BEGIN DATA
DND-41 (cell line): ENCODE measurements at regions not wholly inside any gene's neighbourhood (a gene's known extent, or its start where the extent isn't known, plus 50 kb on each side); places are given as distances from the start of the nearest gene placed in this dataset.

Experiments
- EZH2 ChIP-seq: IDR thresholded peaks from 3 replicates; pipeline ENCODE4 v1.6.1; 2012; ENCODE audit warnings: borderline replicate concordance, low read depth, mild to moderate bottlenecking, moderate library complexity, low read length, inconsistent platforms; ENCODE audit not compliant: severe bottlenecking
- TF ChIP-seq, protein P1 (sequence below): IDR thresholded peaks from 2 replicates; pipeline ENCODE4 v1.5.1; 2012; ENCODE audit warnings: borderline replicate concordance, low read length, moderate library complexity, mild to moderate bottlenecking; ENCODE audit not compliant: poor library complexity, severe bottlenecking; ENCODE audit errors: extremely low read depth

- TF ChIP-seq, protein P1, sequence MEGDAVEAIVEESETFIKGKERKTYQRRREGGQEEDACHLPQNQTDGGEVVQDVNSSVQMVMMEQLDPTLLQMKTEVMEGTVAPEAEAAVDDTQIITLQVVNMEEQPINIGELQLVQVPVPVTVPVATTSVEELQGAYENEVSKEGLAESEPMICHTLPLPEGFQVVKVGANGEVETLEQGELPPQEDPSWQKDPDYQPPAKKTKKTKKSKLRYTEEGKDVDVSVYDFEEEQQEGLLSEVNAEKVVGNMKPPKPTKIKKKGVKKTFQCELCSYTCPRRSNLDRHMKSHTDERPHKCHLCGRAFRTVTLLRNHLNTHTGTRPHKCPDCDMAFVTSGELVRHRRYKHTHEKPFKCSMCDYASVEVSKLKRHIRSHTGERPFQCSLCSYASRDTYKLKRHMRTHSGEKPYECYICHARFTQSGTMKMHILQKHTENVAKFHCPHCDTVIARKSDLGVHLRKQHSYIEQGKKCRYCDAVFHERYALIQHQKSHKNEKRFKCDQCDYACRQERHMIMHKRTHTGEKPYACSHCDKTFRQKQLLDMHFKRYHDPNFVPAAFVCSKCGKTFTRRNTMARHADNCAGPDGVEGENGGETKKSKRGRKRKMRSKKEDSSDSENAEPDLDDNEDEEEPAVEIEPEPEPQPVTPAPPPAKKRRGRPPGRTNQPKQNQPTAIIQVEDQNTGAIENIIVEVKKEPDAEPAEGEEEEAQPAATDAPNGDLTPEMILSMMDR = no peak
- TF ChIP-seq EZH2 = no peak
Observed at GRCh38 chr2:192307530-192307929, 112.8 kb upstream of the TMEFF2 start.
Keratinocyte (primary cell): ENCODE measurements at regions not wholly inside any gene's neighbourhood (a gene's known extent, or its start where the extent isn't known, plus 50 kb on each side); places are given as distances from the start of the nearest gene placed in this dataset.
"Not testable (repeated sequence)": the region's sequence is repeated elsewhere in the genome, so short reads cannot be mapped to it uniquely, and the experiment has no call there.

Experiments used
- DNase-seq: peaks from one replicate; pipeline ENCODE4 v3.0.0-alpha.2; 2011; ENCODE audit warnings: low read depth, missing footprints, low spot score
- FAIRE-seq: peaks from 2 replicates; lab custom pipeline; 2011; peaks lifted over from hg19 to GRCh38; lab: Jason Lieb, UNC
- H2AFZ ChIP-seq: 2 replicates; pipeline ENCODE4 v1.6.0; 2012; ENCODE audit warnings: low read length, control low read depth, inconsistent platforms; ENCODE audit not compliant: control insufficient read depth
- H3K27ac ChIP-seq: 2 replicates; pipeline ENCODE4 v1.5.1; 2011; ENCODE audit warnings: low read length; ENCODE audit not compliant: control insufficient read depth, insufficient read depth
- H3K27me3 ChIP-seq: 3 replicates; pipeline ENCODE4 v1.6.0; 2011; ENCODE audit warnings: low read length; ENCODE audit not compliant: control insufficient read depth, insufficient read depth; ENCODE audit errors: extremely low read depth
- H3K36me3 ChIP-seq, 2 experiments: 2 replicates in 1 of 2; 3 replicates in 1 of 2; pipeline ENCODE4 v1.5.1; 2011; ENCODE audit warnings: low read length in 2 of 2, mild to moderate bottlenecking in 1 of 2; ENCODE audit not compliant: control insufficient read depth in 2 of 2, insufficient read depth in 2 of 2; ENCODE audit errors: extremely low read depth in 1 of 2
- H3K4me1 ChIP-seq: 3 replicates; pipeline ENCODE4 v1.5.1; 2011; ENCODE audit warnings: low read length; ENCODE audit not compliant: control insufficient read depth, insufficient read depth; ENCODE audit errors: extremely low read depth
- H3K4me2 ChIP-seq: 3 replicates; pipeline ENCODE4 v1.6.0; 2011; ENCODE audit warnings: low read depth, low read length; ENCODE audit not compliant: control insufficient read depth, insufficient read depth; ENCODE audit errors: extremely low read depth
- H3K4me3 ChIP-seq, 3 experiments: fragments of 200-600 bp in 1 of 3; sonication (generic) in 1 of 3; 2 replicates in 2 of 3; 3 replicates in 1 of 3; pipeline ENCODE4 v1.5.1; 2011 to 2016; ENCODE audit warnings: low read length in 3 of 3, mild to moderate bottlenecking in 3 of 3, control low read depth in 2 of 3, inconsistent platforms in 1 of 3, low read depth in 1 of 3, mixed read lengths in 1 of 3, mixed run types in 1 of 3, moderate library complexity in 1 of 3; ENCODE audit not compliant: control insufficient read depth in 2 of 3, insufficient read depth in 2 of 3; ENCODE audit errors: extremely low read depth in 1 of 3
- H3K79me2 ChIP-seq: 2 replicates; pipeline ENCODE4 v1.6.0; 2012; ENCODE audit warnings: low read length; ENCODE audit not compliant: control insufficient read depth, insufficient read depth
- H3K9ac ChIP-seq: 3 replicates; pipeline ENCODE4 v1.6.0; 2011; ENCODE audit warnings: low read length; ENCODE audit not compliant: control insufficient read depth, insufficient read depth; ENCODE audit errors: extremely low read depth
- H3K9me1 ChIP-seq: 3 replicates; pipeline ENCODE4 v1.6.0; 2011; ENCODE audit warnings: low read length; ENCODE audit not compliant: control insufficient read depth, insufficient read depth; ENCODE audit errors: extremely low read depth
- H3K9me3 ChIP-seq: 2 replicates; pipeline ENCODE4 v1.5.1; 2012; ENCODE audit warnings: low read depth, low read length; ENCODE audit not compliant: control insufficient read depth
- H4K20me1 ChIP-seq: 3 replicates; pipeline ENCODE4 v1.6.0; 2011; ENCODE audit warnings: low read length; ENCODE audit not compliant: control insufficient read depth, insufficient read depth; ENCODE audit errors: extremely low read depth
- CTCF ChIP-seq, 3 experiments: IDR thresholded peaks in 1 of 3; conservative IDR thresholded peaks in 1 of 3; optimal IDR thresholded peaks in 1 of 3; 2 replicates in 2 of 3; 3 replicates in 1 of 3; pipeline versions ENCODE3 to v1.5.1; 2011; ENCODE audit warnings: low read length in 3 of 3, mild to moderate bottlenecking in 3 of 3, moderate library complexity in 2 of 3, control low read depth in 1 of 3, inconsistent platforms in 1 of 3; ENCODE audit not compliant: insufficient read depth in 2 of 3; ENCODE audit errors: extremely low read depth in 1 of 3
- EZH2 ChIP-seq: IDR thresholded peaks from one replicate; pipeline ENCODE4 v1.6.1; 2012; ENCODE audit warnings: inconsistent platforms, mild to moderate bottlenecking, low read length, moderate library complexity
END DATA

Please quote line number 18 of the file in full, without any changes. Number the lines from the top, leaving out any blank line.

- H3K4me2 ChIP-seq: 3 replicates; pipeline ENCODE4 v1.6.0; 2011; ENCODE audit warnings: low read depth, low read length; ENCODE audit not compliant: control insufficient read depth, insufficient read depth; ENCODE audit errors: extremely low read depth